• Paleoindicators of meromixis

      Cheek, Michael Ross.; Department of Biological Sciences (Brock University, 1979-07-09)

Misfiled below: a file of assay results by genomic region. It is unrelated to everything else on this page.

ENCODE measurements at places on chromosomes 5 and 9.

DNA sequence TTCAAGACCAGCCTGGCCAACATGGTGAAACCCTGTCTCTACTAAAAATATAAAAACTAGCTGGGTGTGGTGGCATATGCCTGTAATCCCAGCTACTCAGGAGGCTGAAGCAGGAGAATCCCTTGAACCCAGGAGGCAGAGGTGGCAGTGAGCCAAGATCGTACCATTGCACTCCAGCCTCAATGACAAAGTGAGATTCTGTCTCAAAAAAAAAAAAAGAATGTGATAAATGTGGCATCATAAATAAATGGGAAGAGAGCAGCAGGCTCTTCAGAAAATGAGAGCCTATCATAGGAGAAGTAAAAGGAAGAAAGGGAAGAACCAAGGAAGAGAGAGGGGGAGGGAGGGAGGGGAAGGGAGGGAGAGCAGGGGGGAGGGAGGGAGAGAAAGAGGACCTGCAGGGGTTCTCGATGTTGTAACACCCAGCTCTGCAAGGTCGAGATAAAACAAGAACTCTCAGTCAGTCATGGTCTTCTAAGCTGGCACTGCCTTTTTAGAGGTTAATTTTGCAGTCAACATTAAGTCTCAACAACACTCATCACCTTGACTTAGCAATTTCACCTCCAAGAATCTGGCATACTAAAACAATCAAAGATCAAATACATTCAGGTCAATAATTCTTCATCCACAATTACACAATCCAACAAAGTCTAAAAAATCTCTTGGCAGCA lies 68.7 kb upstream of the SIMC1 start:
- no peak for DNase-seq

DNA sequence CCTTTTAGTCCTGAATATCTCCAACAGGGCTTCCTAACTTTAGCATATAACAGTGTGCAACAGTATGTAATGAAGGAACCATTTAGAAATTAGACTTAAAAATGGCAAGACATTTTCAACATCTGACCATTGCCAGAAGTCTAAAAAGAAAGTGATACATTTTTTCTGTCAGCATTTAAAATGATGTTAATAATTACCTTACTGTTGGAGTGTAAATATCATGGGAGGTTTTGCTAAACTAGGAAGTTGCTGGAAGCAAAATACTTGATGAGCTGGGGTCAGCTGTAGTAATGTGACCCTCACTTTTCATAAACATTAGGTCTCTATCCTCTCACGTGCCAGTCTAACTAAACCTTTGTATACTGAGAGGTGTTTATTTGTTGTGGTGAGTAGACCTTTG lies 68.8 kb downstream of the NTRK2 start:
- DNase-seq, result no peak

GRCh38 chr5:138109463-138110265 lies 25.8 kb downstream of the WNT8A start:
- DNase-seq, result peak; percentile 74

This study was undertaken to ascertain whether meromictic lakes could be differentiated from holomictic lakes on the basis of their surficial profundal sediments. Surface sediment cores (15 cm long) were collected from both the littoral and profundal zones of four meromictic and six holomictic lakes and analyzed for total number of fossil chironomid headcapsu~es, chlorophyll and carotenoid degradation products as well as \ iron and manganese concentrations. Littoral and profundal comparisons of the surface sediments were made between the two lake types using the Mann-Whitney U test. Iron, manganese and the iron to manganese ratio in the littoral sediments of meromictic lakes were significantly lower than those found in the littoral sediments of holomictic lakes. The observed differences are believed to represent an artifact of the significantly higher carbonate concentrations found in three of the four meromictic lakes studied. Profundal and littoral to profundal ratio comparison between holomictic and meromictic lakes suggest that the significantly lower iron and higher carotenoid concentrations in meromictic profundal sediments were a con~equence of meromixis. However, the overlap in distribution exhibited by both iron and carotenoid degradation products between the two lake types was sufficiently large in this study to nullify their use as a means of differentiating meromictic from holomictic lakes. A long core (4.25 m) was removed from the deepest part of the meromictic Crawford Lake (Ontario), sectioned at 5 cm intervals, and analyzed to assess when meromixis occurred, based on its fossil record. Temporal changes in the total number of chironomid headcapsules, and chlorophyll and carotenoid sediment degradation products were closely correlated with organic matter, indicating in my opinion that extensive redeposition of littoral chironomid headcapsules in the profundal zone has occurred. Temporal variations in carotenoid degradation products, in response to changes in organic matter, obscured increased preservation that may have occurred as a consequence of meromixis. Temporal variations in iron and manganese suggest that relatively stable redox conditions have existed throughout most of the lake's history. Therefore it would appear that Crawford Lake has been meromictic since its inception.